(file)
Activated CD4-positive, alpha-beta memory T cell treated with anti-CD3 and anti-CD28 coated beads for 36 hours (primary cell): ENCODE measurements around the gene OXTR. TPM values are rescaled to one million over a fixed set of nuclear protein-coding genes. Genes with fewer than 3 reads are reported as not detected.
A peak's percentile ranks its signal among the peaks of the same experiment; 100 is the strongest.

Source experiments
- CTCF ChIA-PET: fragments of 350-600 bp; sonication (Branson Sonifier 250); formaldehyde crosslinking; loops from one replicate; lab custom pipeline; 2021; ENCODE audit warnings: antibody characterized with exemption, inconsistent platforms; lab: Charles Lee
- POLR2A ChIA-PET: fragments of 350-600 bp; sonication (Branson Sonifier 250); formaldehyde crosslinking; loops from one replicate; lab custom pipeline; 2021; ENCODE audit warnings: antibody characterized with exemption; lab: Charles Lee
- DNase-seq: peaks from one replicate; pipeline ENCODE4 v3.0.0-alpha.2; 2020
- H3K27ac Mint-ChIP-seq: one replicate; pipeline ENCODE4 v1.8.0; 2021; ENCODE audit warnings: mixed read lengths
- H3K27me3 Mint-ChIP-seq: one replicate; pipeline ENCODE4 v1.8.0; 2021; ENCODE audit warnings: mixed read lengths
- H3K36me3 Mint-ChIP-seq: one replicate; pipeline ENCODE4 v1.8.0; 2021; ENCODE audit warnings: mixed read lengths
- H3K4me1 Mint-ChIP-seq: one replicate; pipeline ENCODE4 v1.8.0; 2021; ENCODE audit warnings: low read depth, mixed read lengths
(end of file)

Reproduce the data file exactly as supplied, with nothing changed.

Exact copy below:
Activated CD4-positive, alpha-beta memory T cell treated with anti-CD3 and anti-CD28 coated beads for 36 hours (primary cell): ENCODE measurements around the gene OXTR. TPM values are rescaled to one million over a fixed set of nuclear protein-coding genes. Genes with fewer than 3 reads are reported as not detected.
A peak's percentile ranks its signal among the peaks of the same experiment; 100 is the strongest.

Source experiments
- CTCF ChIA-PET: fragments of 350-600 bp; sonication (Branson Sonifier 250); formaldehyde crosslinking; loops from one replicate; lab custom pipeline; 2021; ENCODE audit warnings: antibody characterized with exemption, inconsistent platforms; lab: Charles Lee
- POLR2A ChIA-PET: fragments of 350-600 bp; sonication (Branson Sonifier 250); formaldehyde crosslinking; loops from one replicate; lab custom pipeline; 2021; ENCODE audit warnings: antibody characterized with exemption; lab: Charles Lee
- DNase-seq: peaks from one replicate; pipeline ENCODE4 v3.0.0-alpha.2; 2020
- H3K27ac Mint-ChIP-seq: one replicate; pipeline ENCODE4 v1.8.0; 2021; ENCODE audit warnings: mixed read lengths
- H3K27me3 Mint-ChIP-seq: one replicate; pipeline ENCODE4 v1.8.0; 2021; ENCODE audit warnings: mixed read lengths
- H3K36me3 Mint-ChIP-seq: one replicate; pipeline ENCODE4 v1.8.0; 2021; ENCODE audit warnings: mixed read lengths
- H3K4me1 Mint-ChIP-seq: one replicate; pipeline ENCODE4 v1.8.0; 2021; ENCODE audit warnings: low read depth, mixed read lengths